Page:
‘Requiem for John Fahey’ – Learn Gwenifer Raymond’s Unique Take on the American Primitive Tradition

Like Fahey's original elegy to John Hurt, Raymond plays this composition in open C.

Several years ago the multi-instrumentalist and composer Gwenifer Raymond was trying to learn John Fahey’s “Requiem for John Hurt” when she realized she was playing it incorrectly. Raymond then transformed this misinterpretation into a piece of her own, “Requiem for John Fahey,” which she recorded for her debut album, You Never Were Much of a Dancer (Tompkins Square).

Like Fahey’s original elegy to John Hurt, Raymond plays “Requiem for John Fahey” in open C. To get into this tuning from standard, lower string 6 down two whole steps to C; strings 5 and 4 by a whole step each, to G and C; the third string, G, remains the same; raise string 2 by a half step to C; string 1, the high E string, remains the same. When you strum the open strings together, you should hear a rich and resonant open C chord.


There are no chord symbols in this transcription of “Requiem for John Fahey” because the piece is, for all intents and purposes, harmonically static, based on a long I chord (C). “Sonically, I like to shift moods around in my tunes, giving them some sort of emotional evolution as they progress, and usually this is just based on instinct,” Raymond says, explaining her approach to composition. “I try to not overthink the process and let my fingers naturally lead themselves to where they want to be—sometimes letting the most straightforward and harmonious melody play out and then, when the moment seems right, playing some angular sequence at odds with what preceded it.”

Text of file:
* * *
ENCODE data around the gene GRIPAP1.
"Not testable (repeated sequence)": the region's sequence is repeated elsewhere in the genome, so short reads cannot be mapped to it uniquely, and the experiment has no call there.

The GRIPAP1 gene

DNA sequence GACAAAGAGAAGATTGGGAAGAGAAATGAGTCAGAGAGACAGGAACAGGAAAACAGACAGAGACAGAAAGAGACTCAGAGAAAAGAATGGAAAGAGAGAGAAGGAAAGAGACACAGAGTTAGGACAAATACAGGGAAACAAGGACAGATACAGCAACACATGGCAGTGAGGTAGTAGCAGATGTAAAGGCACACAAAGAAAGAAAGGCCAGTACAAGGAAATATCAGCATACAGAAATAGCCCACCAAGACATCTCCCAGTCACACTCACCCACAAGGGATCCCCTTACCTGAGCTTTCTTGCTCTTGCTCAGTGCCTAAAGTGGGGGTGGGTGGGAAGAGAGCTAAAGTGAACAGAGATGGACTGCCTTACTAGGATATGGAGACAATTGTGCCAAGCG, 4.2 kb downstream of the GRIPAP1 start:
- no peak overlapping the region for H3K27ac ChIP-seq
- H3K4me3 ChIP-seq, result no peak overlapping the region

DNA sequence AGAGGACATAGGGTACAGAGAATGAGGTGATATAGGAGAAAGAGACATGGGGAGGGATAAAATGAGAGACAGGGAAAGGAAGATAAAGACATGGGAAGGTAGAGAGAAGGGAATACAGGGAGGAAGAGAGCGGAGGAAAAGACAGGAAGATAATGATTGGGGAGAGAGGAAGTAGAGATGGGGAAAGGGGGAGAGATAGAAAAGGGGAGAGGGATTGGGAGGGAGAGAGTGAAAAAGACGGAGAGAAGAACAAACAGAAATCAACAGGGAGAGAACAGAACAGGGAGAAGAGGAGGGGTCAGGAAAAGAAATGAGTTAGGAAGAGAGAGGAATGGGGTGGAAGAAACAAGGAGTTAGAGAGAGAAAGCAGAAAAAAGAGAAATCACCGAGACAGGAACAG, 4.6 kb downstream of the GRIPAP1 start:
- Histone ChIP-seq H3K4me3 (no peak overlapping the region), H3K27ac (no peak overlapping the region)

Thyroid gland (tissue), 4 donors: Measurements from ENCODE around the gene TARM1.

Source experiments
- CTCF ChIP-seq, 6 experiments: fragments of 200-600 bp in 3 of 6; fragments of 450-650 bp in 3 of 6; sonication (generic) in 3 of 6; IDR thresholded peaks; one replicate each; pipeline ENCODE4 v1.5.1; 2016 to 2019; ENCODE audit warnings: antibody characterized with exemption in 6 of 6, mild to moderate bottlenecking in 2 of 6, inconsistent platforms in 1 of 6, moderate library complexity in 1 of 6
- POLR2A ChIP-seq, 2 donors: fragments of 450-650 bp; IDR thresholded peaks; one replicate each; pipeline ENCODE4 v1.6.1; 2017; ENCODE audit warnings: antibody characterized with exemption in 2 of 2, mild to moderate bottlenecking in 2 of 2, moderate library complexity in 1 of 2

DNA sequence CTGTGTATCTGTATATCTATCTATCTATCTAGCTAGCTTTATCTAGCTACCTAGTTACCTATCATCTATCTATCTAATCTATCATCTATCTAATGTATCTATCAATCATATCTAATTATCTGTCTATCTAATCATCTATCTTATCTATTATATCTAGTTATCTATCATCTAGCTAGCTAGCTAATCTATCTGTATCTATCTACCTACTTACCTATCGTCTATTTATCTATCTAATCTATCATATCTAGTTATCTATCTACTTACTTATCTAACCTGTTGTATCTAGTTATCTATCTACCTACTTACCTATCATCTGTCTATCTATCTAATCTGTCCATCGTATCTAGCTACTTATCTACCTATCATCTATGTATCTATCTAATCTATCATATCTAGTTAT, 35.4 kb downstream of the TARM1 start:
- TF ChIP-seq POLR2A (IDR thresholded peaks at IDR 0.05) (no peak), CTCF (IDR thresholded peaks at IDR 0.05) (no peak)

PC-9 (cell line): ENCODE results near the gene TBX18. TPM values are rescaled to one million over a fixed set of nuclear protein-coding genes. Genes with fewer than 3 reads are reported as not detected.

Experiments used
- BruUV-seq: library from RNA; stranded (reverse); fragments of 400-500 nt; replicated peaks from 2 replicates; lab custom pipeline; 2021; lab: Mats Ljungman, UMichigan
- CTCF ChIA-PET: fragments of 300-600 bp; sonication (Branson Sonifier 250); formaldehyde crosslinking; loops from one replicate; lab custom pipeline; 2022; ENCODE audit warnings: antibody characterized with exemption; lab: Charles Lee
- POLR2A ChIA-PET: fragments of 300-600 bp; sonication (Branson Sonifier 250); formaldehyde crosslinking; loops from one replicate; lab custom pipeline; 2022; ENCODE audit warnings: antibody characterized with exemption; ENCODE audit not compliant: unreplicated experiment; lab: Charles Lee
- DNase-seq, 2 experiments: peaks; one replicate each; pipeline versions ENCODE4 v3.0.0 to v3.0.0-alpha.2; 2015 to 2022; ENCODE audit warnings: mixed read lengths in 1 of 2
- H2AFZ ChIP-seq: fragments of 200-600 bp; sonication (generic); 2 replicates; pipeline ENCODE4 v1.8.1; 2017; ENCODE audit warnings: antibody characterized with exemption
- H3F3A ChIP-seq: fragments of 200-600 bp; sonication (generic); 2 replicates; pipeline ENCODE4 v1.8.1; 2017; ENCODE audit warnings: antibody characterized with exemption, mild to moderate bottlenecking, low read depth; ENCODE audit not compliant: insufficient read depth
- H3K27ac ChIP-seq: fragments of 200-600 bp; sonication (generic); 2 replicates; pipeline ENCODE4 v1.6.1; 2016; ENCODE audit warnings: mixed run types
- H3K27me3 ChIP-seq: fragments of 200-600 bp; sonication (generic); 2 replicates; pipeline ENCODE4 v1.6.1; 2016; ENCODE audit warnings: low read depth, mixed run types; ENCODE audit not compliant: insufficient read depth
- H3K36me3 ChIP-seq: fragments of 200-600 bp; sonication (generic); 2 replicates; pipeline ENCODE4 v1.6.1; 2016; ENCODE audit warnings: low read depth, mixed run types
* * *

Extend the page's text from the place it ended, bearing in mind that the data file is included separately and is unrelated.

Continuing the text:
Prime examples of those unexpected sequences happen in measures 32–35. In 32 and 33, Raymond plays notes that imply a C7b5 chord, and in 34 and 35, she juxtaposes the major third (E) and the minor third (D#/Eb)—sonorities far more common in jazz than in the folk tradition. Raymond says, “In my abject ignorance of musical theory, I call these dissonances ‘wrong notes’”—a good reminder of the brilliant results that can be had in being guided by the ear rather than by theory.

The text above is from Adam Perlmutter’s analysis of “Requiem for John Fahey,” which originally appeared in Acoustic Guitar’January 2019 issue. For the full text of the article, performance notes, and music notation and tab, head to the Acoustic Guitar Store and pick up a copy

This article originally appeared in the January 2019 issue of Acoustic Guitar magazine.

Adam Perlmutter
Adam Perlmutter

Adam Perlmutter holds a bachelor of music degree from the University of North Carolina-Greensboro and a master's degree in Contemporary Improvisation from the New England Conservatory. He is the editor of Acoustic Guitar.

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